Chemical Pollution

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In 1984, 30 tons of lethal methyl isocyanate gas were released into the air in Bhopal, India, from a Union Carbide plant. Thousands of people (estimates range from 2,500 to well over 8,000) died immediately. Deaths and disabilities continued to plague the populace for years following what was termed, at the time, "the worst industrial accident in history." A year later, in Institute, West Virginia, another Union Carbide plant released toxic gas into the atmosphere, resulting in illnesses among town residents. Deeply concerned about the possibility of a Bhopal-like disaster in the United States, Congress acted swiftly to enact the Emergency Planning and Community Right-to-Know Act (EPCRA). The law requires companies that handle hazardous waste to furnish complete disclosure of their annual polluting activities, storage and handling facilities, any accidental release of hazardous material into the environment in a quantity above an established safe limit, and all material necessary for local authorities to respond to an accident involving the hazardous material(s) on site. Since the law was enacted, a substantial reduction in toxic releases was reported by companies who are required to participate in EPCRA disclosures.

Oil pollutes land and water sources, the most tragic example of which is the Exxon Valdez. While not one of the largest spills in the world, it is considered the worst in terms of the damage to the environment. On the night of March 24, 1989, the oil tanker ran aground at Bligh Reef, Alaska, spilling eleven million gallons of oil into the fragile environment of Prince William Sound. A lack of containment and cleanup equipment compounded the problem, and even fifteen years after the spill the Prince William Sound environment was still struggling to recover from the massive damage.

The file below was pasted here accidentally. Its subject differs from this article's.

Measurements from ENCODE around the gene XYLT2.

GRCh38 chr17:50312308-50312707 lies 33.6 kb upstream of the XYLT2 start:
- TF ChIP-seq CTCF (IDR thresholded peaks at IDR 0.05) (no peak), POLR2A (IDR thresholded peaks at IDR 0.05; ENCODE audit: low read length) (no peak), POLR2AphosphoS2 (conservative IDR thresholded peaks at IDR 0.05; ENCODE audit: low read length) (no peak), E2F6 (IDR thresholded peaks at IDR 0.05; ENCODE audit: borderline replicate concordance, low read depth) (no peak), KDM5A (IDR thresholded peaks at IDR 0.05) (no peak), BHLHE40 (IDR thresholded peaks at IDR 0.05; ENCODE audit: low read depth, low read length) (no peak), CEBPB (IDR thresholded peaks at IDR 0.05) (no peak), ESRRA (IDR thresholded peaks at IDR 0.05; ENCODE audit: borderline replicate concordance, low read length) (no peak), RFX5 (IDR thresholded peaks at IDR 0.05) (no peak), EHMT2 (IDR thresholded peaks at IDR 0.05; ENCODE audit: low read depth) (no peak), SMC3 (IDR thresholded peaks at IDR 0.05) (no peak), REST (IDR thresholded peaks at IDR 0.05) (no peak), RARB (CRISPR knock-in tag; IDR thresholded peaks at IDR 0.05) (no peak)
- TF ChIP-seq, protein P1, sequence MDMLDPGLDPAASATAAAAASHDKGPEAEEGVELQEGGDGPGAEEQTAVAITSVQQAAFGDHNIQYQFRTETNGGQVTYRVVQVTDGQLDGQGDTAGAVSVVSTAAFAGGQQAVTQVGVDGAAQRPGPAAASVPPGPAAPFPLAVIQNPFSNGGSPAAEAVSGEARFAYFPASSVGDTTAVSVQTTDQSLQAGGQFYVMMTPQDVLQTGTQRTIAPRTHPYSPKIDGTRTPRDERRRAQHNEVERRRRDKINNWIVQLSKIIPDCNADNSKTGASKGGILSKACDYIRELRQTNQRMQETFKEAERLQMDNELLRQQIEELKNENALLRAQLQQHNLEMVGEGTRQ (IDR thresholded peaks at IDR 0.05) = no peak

One response to the Valdez disaster was the passage of the 1990 Oil Pollution Act, which, among other things, required oil tankers to be double-hulled, and gave states more say in their spill-prevention standards. The spill-response equipment and safeguards procedures at Prince William

Residents of Bhopal, India, standing outside the gate of the Union Carbide factory where a chemical leak killed thousands and blinded many others. (©Bettmann/Corbis. Reproduced by permission.)

Sound, loading terminal for the major tanker route on the Trans-Alaska Pipeline System, have been brought up to date.

Nuclear power is one of the most controversial issues of our time. For many people, the benefits it brings are dwarfed by the immense dangers inherent in the nature of its fuel. Release of radioactivity into the air and the atmosphere occurred over the years, but accidents like Chernobyl and Three Mile Island terrify people, and with good reason.

On March 28, 1979, a partial meltdown of the reactor in Three Mile Island, Pennsylvania, released radioactivity into the atmosphere. The release itself was small, according to authorities. But inside the containment building a hydrogen bubble was growing, threatening to blow the building and spew radioactivity into an area inhabited by some 300,000 people. The effects such an explosion would have had on the population were only theorized until 1986, when the nuclear reactor in Chernobyl, Ukraine, did explode. Though the immediate loss of life was small according to official figures, within several months the death toll was growing. Cancer rates, especially in children, have soared in the Ukraine and Belarus. And while the blown reactor is buried in concrete, evidence show the cover is deteriorating.